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OK... fair enough (not necessarily agreeing but accepting for now)... but how about someone who wants to save for their heirs... in addition to the house... $100k?... or $500k?.... or $1 million... or $2 million? Does it become distasteful to you at some point?
Nope, as long as the rules permit this, it's not distasteful or abhorrent to me, though I wouldn't encourage it for anyone I know who has funds to privately pay for LTC since reliance on Medicaid should be a last ditch effort and by going on Medicaid you sacrifice choice and quality of care.

It's also not distasteful to me to see U.S. corporations that play by the rules to move their assets or book revenues offshore to avoid Federal income taxes; for people to engage in race horse strategies for recharacterizing Roth conversions (now not permitted under the new tax law); for people to do 1031 exchanges where they ultimately convert the exchanged property to a personal residence and avoid capital gains if they never sell the personal residence; etc. It wouldn't matter if the financial impact were 10 cents or 10 million dollars. I am truly surprised that you appear to gauge the ethics of a situation based on dollars and cents -- a point that one other poster suggested was an argument he never heard before in these debate; perhaps when you say "distasteful" you're not speaking from a framework grounded in ethics.

My moral compass is quite different from those who believe there is an ethical problem with people who play by the rules (unless the rules themselves are inherently immoral) and take advantage of an opportunity permitted by the rules. If enough people take advantage of a situation permitted by the rules that becomes morally offensive or causes financial harm to a sizeable group, the rules will likely change.
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Old 01-19-2018, 04:13 PM   #91
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Even if your house is your only asset it is still unethical to shield it for your kids. Medicaid is for broke people. Plus let's face it as the boomers age there is only so much $ to go around. Everyone can't be on Medicaid.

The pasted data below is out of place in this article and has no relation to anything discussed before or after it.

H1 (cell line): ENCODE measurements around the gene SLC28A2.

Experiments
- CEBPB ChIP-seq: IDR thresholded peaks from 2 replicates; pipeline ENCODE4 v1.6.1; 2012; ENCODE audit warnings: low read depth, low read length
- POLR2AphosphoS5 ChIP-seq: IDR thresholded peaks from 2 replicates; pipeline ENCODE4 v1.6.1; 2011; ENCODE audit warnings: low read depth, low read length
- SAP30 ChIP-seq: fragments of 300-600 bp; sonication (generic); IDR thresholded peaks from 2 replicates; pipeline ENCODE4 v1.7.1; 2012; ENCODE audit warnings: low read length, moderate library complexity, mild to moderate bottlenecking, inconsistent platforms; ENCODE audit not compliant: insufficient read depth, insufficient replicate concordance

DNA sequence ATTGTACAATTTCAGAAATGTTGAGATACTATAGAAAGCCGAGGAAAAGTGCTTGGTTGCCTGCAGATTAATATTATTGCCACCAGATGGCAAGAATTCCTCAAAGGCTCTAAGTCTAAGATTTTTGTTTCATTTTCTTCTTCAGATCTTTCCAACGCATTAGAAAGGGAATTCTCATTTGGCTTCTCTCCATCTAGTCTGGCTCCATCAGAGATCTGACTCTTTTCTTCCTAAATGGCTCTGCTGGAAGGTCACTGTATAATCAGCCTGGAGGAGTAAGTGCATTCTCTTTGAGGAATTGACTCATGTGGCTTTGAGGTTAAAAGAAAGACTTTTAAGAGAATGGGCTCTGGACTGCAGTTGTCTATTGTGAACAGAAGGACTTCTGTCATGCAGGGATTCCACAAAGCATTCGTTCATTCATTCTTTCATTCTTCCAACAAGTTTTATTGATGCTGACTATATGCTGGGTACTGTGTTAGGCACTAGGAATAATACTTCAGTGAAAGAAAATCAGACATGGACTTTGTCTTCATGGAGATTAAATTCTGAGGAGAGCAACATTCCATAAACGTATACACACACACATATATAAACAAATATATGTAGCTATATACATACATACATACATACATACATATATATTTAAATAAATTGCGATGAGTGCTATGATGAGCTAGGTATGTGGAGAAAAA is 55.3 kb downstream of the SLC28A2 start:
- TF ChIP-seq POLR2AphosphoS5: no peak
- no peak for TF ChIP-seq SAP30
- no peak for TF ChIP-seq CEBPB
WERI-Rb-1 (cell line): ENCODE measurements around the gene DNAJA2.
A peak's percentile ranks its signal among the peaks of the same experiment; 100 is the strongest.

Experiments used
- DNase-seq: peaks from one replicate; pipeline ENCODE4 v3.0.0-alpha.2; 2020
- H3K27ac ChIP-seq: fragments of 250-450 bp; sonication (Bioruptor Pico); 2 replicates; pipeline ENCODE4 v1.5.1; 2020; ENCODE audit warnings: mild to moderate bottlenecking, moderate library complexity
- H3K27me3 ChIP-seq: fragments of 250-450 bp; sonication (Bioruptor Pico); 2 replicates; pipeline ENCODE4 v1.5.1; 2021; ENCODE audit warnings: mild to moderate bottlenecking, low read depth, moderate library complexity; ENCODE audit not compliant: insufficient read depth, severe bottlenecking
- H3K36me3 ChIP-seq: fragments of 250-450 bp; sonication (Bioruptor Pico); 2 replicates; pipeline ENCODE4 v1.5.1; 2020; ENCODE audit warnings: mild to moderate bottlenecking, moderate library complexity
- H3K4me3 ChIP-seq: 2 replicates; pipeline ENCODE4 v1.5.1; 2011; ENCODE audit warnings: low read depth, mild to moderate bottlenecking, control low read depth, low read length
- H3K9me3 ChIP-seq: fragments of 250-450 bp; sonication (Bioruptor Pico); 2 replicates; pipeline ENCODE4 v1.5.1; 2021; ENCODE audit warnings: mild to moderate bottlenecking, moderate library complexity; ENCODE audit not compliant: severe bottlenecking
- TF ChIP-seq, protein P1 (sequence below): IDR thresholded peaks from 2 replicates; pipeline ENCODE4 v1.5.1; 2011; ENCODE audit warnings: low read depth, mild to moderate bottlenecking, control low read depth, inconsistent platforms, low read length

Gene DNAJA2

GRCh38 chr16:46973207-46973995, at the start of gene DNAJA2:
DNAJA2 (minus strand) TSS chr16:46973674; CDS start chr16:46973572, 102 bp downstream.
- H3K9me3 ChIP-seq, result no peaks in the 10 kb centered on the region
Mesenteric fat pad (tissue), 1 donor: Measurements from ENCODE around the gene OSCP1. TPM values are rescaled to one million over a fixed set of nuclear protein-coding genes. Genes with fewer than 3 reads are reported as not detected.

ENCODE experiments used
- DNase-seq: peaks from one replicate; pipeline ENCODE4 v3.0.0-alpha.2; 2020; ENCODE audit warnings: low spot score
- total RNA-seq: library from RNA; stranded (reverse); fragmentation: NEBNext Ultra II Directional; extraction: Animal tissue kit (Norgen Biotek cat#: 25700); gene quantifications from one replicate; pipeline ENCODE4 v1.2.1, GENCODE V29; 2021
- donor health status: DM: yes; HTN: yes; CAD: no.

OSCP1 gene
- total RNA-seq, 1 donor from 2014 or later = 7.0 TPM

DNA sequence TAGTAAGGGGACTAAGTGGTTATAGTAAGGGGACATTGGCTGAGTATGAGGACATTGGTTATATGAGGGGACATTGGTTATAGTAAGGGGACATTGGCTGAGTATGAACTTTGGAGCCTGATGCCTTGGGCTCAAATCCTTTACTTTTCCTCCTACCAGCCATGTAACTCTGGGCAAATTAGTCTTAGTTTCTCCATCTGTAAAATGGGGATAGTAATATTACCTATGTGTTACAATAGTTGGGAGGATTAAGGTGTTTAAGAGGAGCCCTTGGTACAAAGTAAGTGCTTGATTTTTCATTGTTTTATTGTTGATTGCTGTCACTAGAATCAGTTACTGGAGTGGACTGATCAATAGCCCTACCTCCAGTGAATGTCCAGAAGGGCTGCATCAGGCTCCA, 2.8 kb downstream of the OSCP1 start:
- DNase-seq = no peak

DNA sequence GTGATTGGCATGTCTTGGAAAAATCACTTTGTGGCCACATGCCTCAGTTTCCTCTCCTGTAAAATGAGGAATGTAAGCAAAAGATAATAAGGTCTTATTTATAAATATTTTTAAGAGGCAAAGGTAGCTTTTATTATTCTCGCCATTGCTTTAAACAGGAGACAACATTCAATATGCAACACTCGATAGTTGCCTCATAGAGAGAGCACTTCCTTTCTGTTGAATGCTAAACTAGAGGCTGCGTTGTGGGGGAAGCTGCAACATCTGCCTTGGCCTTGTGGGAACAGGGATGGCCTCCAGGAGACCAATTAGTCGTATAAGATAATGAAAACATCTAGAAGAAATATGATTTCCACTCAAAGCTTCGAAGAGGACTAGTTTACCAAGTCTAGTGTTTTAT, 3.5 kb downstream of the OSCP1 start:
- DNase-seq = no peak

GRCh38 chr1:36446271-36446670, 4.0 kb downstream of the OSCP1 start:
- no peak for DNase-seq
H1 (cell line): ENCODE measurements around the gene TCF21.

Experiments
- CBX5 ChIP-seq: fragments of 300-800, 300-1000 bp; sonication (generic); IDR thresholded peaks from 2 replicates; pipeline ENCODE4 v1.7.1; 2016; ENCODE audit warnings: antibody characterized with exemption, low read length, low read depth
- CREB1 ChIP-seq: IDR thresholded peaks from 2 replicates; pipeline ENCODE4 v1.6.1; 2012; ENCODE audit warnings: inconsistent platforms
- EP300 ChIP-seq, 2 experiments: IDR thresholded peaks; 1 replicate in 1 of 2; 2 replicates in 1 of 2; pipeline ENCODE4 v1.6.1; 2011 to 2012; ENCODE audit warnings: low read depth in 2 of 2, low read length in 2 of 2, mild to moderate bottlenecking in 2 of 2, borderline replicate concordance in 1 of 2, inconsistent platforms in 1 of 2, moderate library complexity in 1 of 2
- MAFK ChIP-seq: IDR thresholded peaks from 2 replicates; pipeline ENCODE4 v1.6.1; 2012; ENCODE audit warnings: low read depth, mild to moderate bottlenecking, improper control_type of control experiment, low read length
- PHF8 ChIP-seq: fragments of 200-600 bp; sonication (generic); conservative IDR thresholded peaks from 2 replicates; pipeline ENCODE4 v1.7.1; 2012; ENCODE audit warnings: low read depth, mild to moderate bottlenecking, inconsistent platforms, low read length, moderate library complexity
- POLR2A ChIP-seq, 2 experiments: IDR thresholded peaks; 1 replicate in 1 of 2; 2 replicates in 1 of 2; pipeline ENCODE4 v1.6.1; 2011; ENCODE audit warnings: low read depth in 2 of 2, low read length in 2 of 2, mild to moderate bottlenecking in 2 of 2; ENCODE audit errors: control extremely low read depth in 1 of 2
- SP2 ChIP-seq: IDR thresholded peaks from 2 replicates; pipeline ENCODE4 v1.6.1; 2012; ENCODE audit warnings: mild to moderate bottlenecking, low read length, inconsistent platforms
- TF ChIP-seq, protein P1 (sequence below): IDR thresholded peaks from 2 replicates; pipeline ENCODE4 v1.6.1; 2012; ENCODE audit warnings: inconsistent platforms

EXACTLY. Back in my parents day you avoided welfare or "Medicaid" at all expense. Grandma almost made it and her sister avoided it by spending down virtually all assets from her families business. Both lived to 100.
Guess what. We all made it and I like to think we're better for it.
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Old 01-19-2018, 09:33 PM   #92
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Ok, let's have a poll and see what other members think.

http://www.early-retirement.org/foru...ml#post1999398
Here are the results of the poll.... [Mod Edit]

There were 169 responses.
  • 29% (49) responded none of the strategies provided were unethical... a common rationale seemed to be that if it was within the rules and legal then it was by default ethical.
  • 71% (120) believed that one or more of the strategies was unethical.
  • Of those, 62% believed that structuring your assets to obtain Medicaid LTC benefits or taking unemploment when you had no intention of returing to work was unethical (in both cases about 44% of all respondents).
  • About 21% believed that managing income to receive ACA subsidies was unethical.
One respondant believed that timing Roth conversions to reduce income taxes or timing when you start SS to optimize benefits was unethical.

View Poll Results: Which of these financial planning strategies are unethical in your opinion?
Manage timing of Roth conversions to reduce the income taxes that you pay 1 0.59%
Manage your income to optimize ACA subsidies 25 14.79%
Time when you start taking social security retirement benefits to optimize your benefits 1 0.59%
Structure your assets so you can obtain Medicaid LTC benefits 75 44.38%
Take unemployment when you have no intention of returning to work 74 43.79%
None of the above 49 28.99%